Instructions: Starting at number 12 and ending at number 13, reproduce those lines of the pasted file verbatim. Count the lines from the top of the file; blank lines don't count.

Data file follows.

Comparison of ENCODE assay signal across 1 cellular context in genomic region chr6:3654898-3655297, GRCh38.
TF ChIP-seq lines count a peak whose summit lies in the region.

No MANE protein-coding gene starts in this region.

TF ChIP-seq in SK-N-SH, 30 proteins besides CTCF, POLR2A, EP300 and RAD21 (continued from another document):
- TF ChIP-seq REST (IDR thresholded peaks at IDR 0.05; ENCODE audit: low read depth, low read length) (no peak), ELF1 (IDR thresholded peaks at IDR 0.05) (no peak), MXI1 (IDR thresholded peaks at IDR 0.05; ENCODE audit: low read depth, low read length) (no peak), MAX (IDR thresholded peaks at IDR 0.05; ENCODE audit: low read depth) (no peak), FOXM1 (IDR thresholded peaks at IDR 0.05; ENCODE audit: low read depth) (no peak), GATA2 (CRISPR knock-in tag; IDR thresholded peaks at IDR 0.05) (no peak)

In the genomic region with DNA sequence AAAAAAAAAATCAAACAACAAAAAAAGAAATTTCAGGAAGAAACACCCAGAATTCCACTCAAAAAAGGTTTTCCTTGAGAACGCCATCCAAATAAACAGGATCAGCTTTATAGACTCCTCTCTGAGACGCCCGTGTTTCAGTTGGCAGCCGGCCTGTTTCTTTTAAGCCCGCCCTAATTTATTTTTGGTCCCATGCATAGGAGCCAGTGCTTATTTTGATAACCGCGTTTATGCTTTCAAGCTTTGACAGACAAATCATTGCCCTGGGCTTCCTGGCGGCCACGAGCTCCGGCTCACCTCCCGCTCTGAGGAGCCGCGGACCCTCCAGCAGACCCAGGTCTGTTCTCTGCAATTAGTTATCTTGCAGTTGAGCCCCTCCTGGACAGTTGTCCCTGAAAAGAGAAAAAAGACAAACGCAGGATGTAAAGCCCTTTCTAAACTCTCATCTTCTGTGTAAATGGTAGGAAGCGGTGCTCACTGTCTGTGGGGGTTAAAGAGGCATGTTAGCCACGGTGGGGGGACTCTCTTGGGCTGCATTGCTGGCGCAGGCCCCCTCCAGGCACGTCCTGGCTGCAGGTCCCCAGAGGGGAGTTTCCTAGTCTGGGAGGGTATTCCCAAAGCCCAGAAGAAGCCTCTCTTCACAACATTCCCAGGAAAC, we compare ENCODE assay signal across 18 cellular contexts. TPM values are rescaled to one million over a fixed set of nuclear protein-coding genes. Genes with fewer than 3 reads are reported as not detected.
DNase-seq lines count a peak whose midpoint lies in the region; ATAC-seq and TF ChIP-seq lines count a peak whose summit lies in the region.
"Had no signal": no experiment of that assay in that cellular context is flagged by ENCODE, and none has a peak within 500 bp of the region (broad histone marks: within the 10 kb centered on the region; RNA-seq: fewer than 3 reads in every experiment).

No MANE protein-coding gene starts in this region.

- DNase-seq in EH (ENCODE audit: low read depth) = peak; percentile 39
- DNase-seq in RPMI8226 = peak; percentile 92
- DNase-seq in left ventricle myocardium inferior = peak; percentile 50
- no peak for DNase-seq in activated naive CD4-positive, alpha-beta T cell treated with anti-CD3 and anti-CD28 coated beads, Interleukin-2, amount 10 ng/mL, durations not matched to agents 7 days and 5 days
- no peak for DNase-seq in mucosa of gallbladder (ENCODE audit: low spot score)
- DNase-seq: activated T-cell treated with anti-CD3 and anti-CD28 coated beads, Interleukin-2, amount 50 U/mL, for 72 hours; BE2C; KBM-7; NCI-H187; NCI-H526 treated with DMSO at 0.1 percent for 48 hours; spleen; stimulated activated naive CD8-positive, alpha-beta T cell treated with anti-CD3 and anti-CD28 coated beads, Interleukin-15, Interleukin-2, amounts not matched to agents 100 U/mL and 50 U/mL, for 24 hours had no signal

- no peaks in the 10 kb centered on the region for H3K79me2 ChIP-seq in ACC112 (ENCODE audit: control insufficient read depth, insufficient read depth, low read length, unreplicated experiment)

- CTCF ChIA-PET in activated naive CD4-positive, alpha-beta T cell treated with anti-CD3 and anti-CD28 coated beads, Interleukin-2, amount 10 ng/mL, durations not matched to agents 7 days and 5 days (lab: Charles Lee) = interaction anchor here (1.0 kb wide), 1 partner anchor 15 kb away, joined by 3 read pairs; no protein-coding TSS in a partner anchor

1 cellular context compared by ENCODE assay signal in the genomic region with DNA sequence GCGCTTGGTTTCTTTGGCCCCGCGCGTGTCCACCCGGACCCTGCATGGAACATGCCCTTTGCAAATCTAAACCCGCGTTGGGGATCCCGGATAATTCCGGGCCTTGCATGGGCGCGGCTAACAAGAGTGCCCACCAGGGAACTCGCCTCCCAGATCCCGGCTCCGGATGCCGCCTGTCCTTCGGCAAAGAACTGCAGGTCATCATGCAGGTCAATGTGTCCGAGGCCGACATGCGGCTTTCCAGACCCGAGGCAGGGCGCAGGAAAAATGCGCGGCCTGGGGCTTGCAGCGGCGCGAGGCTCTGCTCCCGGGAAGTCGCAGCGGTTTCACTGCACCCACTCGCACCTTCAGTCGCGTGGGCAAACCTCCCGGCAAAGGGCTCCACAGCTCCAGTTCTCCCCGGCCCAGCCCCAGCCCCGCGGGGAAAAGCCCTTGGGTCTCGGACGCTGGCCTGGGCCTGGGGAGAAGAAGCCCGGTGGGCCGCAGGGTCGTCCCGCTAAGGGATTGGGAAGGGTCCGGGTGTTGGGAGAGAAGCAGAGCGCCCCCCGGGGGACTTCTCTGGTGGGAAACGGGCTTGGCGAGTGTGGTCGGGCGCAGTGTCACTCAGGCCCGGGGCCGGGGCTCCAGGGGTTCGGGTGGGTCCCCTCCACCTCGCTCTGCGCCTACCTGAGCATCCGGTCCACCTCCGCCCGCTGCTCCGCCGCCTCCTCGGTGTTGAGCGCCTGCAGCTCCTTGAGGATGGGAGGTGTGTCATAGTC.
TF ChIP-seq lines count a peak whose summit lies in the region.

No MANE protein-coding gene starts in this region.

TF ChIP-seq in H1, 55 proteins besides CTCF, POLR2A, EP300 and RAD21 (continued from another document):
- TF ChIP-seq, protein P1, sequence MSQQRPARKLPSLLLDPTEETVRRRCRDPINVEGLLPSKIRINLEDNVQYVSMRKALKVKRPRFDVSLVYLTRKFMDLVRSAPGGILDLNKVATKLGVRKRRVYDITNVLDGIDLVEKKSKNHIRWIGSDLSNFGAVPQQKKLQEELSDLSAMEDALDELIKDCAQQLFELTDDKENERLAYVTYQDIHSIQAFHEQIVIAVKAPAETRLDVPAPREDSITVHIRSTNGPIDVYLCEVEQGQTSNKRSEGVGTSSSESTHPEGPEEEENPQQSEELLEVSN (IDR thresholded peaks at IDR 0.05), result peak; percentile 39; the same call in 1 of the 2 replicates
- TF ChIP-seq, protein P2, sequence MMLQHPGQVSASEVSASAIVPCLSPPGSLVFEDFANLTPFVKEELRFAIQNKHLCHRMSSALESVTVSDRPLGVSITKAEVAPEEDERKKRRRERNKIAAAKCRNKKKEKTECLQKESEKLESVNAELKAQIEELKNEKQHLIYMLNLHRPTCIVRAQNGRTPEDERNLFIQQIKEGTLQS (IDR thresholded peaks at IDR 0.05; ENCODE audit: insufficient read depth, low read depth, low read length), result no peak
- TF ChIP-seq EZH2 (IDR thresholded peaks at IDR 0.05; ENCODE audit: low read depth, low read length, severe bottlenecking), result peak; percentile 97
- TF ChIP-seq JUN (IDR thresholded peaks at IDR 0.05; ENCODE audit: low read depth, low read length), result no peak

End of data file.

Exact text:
- DNase-seq in left ventricle myocardium inferior = peak; percentile 50
- no peak for DNase-seq in activated naive CD4-positive, alpha-beta T cell treated with anti-CD3 and anti-CD28 coated beads, Interleukin-2, amount 10 ng/mL, durations not matched to agents 7 days and 5 days